ADO.NET Objects: Part II

Part I

 
ADO.NET is designed to help developers work efficiently with multi-tier databases, across intranet or Internet scenarios. 

 

The ADO.NET object model consists of two key components as follows: 

  • Connected model (.NET Data Provider - a set of components including the Connection, Command, DataReader, and DataAdapter objects)
  • Disconnected model (DataSet). 

ADOObjects.gif

DataSet

 

The DataSet Object is the parent object to most of the other objects in the System.Data namespace. The dataset is a disconnected, in-memory representation of data.

 

Its primary role is to store a collection of DataTables and the relations and constraints between those DataTables.

 

DataSet also contains several methods for reading and writing XML, as well as merging other DataSets, DataTables and DataRows.

 

Some of the advantages of the new DataSet object are: 

  • Read / Write
  • Connectionless
  • Contains one or more DataTable objects with relationships defined in a collection of DataRelation objects
  • Supports filtering and sorting
  • The contained DataView object can be bound to data-aware forms controls
  • Supports automatic XML serialization (creation of XML document)

DataTable

 

DataTable stores a table of information, typically retrieved from a data source. DataTable allows you to examine the actual rows of a DataSet through rows and columns collections.

 

Once the DataTable is filled the database connection is released and operates disconnected only. 

 

You can complex-bind a control to the information contained in a data table. Controls like DataGrid are used for this purpose

 

DataTable also stores metatable information such as the primary key and constraints.

 

DataRows

 

The DataRow class permits you to reference a specific row of data in a DataTable. This is the class that permits you to edit, accept, or reject changes to the individual DataColumns of the row.

You would use a DataRow object and its properties and methods to retrieve and evaluate the values in a DataTable object.

 

The DataRowCollection represents the actual DataRow objects that are in the DataTable object, and the DataColumnCollection contains the DataColumn objects that describe the schema of the DataTable object.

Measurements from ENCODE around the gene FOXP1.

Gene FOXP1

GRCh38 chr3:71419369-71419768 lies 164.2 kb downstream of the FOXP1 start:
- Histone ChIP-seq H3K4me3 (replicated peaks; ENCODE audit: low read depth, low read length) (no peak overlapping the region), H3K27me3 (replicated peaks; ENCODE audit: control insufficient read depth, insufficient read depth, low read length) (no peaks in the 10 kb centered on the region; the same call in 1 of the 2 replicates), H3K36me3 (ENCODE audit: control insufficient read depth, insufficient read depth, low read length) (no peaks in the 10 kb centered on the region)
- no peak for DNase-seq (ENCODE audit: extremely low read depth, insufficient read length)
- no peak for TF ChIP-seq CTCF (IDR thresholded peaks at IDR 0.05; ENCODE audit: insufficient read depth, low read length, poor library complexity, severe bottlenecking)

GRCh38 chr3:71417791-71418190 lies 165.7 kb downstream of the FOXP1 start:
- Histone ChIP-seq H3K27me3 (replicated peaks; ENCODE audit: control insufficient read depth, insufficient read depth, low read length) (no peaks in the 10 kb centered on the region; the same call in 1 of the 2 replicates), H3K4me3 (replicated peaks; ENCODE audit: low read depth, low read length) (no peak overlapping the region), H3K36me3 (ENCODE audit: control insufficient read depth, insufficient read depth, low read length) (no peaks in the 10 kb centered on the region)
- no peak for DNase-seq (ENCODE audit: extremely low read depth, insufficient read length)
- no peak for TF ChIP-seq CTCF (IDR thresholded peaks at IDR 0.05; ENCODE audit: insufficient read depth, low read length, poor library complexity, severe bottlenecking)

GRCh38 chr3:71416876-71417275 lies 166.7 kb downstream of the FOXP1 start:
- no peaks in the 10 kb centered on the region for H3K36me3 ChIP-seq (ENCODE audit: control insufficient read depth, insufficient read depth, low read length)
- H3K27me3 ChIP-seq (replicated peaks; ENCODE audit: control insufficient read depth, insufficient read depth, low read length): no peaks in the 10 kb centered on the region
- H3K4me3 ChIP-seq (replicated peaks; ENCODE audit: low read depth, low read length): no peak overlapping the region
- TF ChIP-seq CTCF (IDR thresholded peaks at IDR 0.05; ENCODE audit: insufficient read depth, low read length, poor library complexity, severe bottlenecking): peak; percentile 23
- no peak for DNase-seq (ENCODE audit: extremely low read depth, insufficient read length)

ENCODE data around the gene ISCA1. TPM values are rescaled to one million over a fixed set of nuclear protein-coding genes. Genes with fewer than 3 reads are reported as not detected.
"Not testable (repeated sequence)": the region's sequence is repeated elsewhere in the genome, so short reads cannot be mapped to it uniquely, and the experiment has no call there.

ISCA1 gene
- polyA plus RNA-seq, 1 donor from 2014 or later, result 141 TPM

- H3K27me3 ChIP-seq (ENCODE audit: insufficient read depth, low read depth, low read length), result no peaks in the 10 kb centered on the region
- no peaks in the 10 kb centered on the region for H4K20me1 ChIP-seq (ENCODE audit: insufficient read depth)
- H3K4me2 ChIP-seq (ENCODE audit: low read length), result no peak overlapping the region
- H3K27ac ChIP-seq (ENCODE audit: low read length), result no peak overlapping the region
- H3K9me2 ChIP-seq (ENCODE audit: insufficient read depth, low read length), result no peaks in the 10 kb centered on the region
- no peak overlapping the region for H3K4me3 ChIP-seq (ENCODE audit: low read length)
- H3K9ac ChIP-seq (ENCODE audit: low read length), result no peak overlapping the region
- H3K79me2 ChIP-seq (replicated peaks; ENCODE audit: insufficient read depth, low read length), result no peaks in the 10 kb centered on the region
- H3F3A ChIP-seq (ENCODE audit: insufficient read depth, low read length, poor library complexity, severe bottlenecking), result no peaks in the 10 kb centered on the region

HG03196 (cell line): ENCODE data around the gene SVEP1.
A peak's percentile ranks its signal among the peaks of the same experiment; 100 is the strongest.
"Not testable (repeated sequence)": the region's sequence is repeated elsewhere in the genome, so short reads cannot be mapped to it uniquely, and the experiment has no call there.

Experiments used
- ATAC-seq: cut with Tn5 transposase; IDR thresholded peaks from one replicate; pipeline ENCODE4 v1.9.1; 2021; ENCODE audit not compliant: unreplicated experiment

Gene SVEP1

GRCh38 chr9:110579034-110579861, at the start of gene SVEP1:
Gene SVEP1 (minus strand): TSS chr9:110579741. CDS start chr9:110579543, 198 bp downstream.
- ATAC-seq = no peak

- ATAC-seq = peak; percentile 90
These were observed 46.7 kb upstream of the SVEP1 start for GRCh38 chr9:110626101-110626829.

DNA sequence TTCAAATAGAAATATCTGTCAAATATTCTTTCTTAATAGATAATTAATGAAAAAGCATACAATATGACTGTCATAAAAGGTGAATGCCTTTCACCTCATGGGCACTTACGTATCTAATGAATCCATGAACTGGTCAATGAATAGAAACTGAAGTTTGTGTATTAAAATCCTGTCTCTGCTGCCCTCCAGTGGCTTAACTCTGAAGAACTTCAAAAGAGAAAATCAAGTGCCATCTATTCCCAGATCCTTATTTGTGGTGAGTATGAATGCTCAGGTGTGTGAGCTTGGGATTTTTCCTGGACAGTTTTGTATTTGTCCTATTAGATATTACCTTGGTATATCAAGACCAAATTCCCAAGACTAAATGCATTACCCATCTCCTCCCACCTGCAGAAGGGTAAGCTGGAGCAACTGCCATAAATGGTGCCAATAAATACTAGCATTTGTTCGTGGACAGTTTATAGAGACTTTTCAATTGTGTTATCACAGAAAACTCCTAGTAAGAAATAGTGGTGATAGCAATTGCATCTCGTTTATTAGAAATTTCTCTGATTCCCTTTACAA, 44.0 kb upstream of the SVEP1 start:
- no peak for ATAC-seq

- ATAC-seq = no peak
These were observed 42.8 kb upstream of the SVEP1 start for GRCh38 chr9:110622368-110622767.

DataColumns

 

DataColumns is the building block of the DataTable. A number of such objects make up a table. Each DataColumn object has a DataType property that determines the kind of data that the column is holding. data table

 

DataColumn instances are also the class of object that you use to read and write individual columns of a database. The Items property of a DataRow returns a DataColumn.

 

DataView

 

A DataView is an object that provides a custom view of data in a DataTable. DataViews provide sorting, filtering, and other types of customizations.

 

Each DataTable object has a DefaultView property, which holds the default DataView object for that DataTable. Modifying the DefaultView object sets the default display characteristics for the DataTable.

 

You can create an instance of a DataView and associate it with a particular DataTable in a DataSet. This permits you to have two or more different views of the same DataTable simultaneously available.

 

DataRelation

 

A DataRelation identifies that two or more of the DataTables in a DataSet contain data related in a one-to-one or one-to-many (parent-child) association. You define a relationship between two tables by adding a new DataRelation object to the DataSet's

 

Constraints

 

Each DataColumn may have multiple Constraints.  Conditions such as unique are applied through this class.  Constraint objects are maintained through the DataTables Constraints collection.

 

DataRowView

 

A DataRowView is a special object that represents a row in a DataView. Each DataView can have a different RowStateFilter, the DataRowView obtained from a DataView will contain data consistent with the DataView's RowStateFilter, providing a custom view of the data.

 

Note: See my other article on ADO.NET Objects Part I.

 

Conclusion

 

Hope the article would have helped you in understanding ADO.NET objects.

 

Your feedback and constructive contributions are welcome.  Please feel free to contact me for feedback or comments you may have about this article.